Promoting philanthropy, Smashing Pumpkins style
Web posted on: Tuesday, August 11, 1998 5:04:26 PM
From Correspondent Mark Scheerer
NEW YORK (CNN) -- The Smashing Pumpkins don't really have a persecution complex. They're just fighting back after finding themselves in an awkward give-and-take situation this summer.
"We're a cantankerous group," explains lead singer Billy Corgan. "We don't take sh-- from anybody. (But) the minute we go one step down, the knives come out and that's it."
Corgan is referring to the fact that even though the group is giving away 100 percent of their shows' ticket sales -- amounting to hundreds of thousands of dollars -- to charities on their 14-city summer tour, they're getting blasted by critics who say their new album, "Adore," is an underperformer because it isn't selling as well as their previous album, "Mellon Collie and the Infinite Sadness."
Not to be outdone, Corgan blames the Pumpkin's fans for not following them in their new musical direction. "Adore" debuted at the top of international sales and stayed there for six straight weeks, according to CNN's World Beat Top 30 chart. But U.S. sales have been less brisk.
"At this point, they should have enough faith and confidence in us just like I have faith and confidence in the bands that I admire. And if they don't, then they're not fans," Corgan says.
'Great, moving music'
"We're not about a style of music, we're about putting out great, moving music," adds bass player D'arcy.
Guitarist James Iha maintains the band couldn't just keep doing the same thing.
"We wouldn't be a band anymore if we made just a retake of our last record," he says.
And while most bands would be thrilled at the prospect of having New York's 53rd Street shut down for a performance on "Late Night With David Letterman," it's visits to places like Harlem's Hale House that mean more.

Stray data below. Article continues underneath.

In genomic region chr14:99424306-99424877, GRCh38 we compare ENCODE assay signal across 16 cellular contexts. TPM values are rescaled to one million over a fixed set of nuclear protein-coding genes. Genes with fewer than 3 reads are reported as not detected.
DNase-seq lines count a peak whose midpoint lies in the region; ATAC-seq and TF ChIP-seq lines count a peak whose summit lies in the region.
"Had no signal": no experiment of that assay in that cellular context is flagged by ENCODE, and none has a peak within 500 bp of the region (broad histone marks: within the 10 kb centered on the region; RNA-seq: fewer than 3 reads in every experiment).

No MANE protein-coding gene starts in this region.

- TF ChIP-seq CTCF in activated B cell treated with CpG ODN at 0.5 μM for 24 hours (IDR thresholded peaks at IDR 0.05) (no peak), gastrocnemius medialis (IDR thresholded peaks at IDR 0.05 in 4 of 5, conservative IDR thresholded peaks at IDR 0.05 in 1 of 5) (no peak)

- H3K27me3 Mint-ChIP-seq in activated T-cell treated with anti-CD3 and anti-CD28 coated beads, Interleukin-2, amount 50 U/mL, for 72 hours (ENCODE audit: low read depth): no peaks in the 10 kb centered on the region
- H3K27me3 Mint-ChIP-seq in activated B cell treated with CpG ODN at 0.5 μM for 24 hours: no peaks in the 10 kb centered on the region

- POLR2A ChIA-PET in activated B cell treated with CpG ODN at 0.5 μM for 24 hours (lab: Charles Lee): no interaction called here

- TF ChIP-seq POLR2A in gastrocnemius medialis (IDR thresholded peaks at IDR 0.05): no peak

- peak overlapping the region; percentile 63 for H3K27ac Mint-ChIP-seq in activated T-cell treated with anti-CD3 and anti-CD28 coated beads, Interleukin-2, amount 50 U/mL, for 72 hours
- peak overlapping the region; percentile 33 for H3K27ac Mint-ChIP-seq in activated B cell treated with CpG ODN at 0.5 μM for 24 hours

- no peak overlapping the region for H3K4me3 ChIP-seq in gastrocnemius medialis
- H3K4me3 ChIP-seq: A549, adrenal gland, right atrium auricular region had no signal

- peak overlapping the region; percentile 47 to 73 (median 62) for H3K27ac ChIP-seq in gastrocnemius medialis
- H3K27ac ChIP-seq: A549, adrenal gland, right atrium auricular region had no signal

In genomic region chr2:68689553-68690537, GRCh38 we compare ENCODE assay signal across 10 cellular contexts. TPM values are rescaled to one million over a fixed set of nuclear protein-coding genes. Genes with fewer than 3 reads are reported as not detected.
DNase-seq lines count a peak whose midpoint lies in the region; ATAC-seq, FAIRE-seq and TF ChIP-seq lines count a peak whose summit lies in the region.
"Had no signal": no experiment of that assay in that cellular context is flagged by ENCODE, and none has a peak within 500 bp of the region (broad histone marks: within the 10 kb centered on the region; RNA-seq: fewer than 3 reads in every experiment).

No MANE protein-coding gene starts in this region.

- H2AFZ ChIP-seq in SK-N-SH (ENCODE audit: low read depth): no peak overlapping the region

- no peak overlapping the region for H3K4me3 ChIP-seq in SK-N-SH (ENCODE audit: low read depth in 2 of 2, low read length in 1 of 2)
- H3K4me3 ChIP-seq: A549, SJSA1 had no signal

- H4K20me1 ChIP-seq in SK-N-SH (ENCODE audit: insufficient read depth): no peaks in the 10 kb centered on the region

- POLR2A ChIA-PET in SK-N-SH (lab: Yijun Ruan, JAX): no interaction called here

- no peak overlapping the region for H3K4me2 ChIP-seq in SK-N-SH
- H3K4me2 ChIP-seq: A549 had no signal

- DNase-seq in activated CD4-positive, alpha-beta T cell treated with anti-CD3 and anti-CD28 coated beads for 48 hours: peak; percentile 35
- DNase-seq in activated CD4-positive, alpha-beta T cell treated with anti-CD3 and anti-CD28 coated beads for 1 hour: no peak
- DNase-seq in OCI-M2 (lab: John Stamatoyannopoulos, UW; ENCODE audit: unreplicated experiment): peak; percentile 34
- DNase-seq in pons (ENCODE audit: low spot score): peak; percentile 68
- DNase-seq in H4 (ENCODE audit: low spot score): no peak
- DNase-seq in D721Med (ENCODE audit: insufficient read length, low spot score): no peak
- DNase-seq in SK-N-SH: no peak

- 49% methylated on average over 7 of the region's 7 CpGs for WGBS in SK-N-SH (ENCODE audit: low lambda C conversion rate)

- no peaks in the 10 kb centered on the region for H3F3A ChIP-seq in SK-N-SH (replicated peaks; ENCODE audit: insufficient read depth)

Band's benevolence widespread
The Pumpkins have donated more than $419,000 to the Hale House, a home for abandoned babies. Charitable causes in 13 other cities on their tour have also benefitted from the band's benevolence.
"You walk into a place and you see these babies and you see the love that they're getting and you also know that situation they're coming from and it makes you want to cry," Corgan says.
Corgan says any industry attention they receive is secondary to the charitable work they're doing. In his own caustic manner, he challenges others to make the same generous gestures.
"This is really a big 'F--- you' to everybody," Corgan says. "It's like, 'OK, if we can do it, what about you, Mr. Making-$20-million-a-movie, Mr. Sports-star-earning-$10-million-for-playing-162-games.'"
That's philanthropy, Smashing Pumpkins style, as they face less-than-charitable treatment from critics.
"We've proved everyone wrong before," Corgan says. "We'll prove them wrong again."
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